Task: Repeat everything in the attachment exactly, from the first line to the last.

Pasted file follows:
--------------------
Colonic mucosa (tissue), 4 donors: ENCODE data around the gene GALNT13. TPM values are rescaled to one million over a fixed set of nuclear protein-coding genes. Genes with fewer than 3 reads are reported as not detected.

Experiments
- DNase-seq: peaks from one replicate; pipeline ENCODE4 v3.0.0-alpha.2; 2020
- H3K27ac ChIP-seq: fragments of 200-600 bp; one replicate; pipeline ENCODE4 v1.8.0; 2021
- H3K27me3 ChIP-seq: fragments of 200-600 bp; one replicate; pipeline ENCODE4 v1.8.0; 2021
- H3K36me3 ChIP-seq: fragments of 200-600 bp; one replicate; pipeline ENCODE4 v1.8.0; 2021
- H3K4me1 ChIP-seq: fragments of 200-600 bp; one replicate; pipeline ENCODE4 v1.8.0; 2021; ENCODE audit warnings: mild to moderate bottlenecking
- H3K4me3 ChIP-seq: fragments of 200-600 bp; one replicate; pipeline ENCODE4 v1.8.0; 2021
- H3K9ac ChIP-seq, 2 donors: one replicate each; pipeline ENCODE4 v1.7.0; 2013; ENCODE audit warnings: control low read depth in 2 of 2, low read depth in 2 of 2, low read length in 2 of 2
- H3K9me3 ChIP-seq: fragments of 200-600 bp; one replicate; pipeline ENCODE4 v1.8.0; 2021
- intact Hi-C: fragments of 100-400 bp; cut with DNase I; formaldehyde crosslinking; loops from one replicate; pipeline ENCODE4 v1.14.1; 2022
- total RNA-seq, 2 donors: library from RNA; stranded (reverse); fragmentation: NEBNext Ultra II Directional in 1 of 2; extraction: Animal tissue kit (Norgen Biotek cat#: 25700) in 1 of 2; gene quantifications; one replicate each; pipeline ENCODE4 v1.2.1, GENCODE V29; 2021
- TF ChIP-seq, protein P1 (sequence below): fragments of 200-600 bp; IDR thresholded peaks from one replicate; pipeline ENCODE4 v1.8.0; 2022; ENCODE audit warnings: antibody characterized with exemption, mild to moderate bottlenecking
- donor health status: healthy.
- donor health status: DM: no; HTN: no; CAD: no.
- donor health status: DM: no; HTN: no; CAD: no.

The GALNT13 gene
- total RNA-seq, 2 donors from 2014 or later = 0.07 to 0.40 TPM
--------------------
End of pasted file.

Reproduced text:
Colonic mucosa (tissue), 4 donors: ENCODE data around the gene GALNT13. TPM values are rescaled to one million over a fixed set of nuclear protein-coding genes. Genes with fewer than 3 reads are reported as not detected.

Experiments
- DNase-seq: peaks from one replicate; pipeline ENCODE4 v3.0.0-alpha.2; 2020
- H3K27ac ChIP-seq: fragments of 200-600 bp; one replicate; pipeline ENCODE4 v1.8.0; 2021
- H3K27me3 ChIP-seq: fragments of 200-600 bp; one replicate; pipeline ENCODE4 v1.8.0; 2021
- H3K36me3 ChIP-seq: fragments of 200-600 bp; one replicate; pipeline ENCODE4 v1.8.0; 2021
- H3K4me1 ChIP-seq: fragments of 200-600 bp; one replicate; pipeline ENCODE4 v1.8.0; 2021; ENCODE audit warnings: mild to moderate bottlenecking
- H3K4me3 ChIP-seq: fragments of 200-600 bp; one replicate; pipeline ENCODE4 v1.8.0; 2021
- H3K9ac ChIP-seq, 2 donors: one replicate each; pipeline ENCODE4 v1.7.0; 2013; ENCODE audit warnings: control low read depth in 2 of 2, low read depth in 2 of 2, low read length in 2 of 2
- H3K9me3 ChIP-seq: fragments of 200-600 bp; one replicate; pipeline ENCODE4 v1.8.0; 2021
- intact Hi-C: fragments of 100-400 bp; cut with DNase I; formaldehyde crosslinking; loops from one replicate; pipeline ENCODE4 v1.14.1; 2022
- total RNA-seq, 2 donors: library from RNA; stranded (reverse); fragmentation: NEBNext Ultra II Directional in 1 of 2; extraction: Animal tissue kit (Norgen Biotek cat#: 25700) in 1 of 2; gene quantifications; one replicate each; pipeline ENCODE4 v1.2.1, GENCODE V29; 2021
- TF ChIP-seq, protein P1 (sequence below): fragments of 200-600 bp; IDR thresholded peaks from one replicate; pipeline ENCODE4 v1.8.0; 2022; ENCODE audit warnings: antibody characterized with exemption, mild to moderate bottlenecking
- donor health status: healthy.
- donor health status: DM: no; HTN: no; CAD: no.
- donor health status: DM: no; HTN: no; CAD: no.

The GALNT13 gene
- total RNA-seq, 2 donors from 2014 or later = 0.07 to 0.40 TPM